Weak US sales put the boot into Dr Martens

Dr Martens has posted its fourth profit warning this year as its US business takes a kicking.

The boot maker said profits tumbled 55 per cent to £25.8million in the six months to the end of September, with its performance across the Atlantic being a particular sore spot.

Group sales fell by 5 per cent to £395.8million during the half-year, compared with the £418.6million in the same period of 2022.

But the major problem was the US, where sales tumbled 18 per cent to £147.7million.

The Northamptonshire firm blamed the unseasonably warm weather putting consumers off its sturdy boots, as well as a wider economic pressure on Americans.

Profit warning: Dr Martens said profits tumbled 55% to £25.8m in the six months to the end of September, with its performance across the Atlantic being a particular sore spot

Dr Martens is also feeling the fall-out of issues at its Los Angeles distribution centre, which has led to major problems with shipping products to customers throughout this year. 

Shops have also been reluctant to buy large batches of the Dr Martens’ stock – ultimately cutting into revenues.

Russ Mould, investment director at AJ Bell, said Dr Martens’ results suggest that the post-pandemic US consumer spending boom looks to be on ‘its last legs’. 

‘When times are good, Dr Martens has shown it is possible to make decent returns from its iconic products,’ he said.

‘But when the economic outlook is more uncertain, the company suffers from having its products priced slightly above the level at which someone wouldn’t think too hard about paying.’

Dr Martens’ chief executive officer Kenny Wilson said: ‘We are undoubtedly facing some more challenging headwinds in the US, but we are continuing to invest in the business.’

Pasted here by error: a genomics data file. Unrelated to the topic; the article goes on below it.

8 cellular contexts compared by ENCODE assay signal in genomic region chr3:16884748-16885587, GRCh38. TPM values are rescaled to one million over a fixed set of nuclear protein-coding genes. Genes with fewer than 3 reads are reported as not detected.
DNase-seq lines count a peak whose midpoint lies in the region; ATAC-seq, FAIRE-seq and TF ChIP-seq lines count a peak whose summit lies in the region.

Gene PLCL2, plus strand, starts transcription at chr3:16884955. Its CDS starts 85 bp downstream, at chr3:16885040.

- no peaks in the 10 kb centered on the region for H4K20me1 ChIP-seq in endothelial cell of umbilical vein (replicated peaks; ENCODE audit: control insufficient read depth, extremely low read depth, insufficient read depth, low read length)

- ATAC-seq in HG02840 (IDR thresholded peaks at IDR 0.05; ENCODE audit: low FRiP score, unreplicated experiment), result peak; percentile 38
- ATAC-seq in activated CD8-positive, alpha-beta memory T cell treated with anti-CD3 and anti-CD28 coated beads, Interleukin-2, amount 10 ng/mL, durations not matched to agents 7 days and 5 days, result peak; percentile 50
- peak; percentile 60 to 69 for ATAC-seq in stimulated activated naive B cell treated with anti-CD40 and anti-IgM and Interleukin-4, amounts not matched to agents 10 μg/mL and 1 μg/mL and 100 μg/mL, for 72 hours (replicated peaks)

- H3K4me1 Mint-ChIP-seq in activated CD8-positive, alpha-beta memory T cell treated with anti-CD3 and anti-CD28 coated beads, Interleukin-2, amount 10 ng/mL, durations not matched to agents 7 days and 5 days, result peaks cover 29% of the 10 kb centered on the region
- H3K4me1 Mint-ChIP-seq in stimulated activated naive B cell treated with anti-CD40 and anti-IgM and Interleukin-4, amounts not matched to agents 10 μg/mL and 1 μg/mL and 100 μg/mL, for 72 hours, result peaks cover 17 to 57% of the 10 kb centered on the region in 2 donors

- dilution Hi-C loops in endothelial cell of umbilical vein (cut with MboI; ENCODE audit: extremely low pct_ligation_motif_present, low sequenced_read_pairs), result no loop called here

The update sent shares in the retailer tumbling 21.4 per cent, or 24.6p, to 90.2p, pushing it towards the bottom of the FTSE 250.

It also put Dr Martens at a new all-time low – a far cry from its 370p float price in January 2021.

It caused huge excitement at its London debut and was eight times oversubscribed, giving the company a market value of roughly £3.7billion.

But it has struggled to keep that momentum going with production and material costs continuing to spiral.

In 2021, Dr Martens raised the price of its classic 1460 boots by £10 to £159 a pair.

And today a pair of these boots will now set you back £169, according to the company’s website.

Its air-cushioned soles were originally developed by Munich-based Dr Maertens and Dr Funck, with their UK patent rights sold to R Griggs Group in the 1960s – and the Dr Martens brand formed. 

The clunky boots soon became synonymous with the punk era in the 1970s and they got a new lease of life two decades later with Britpop.

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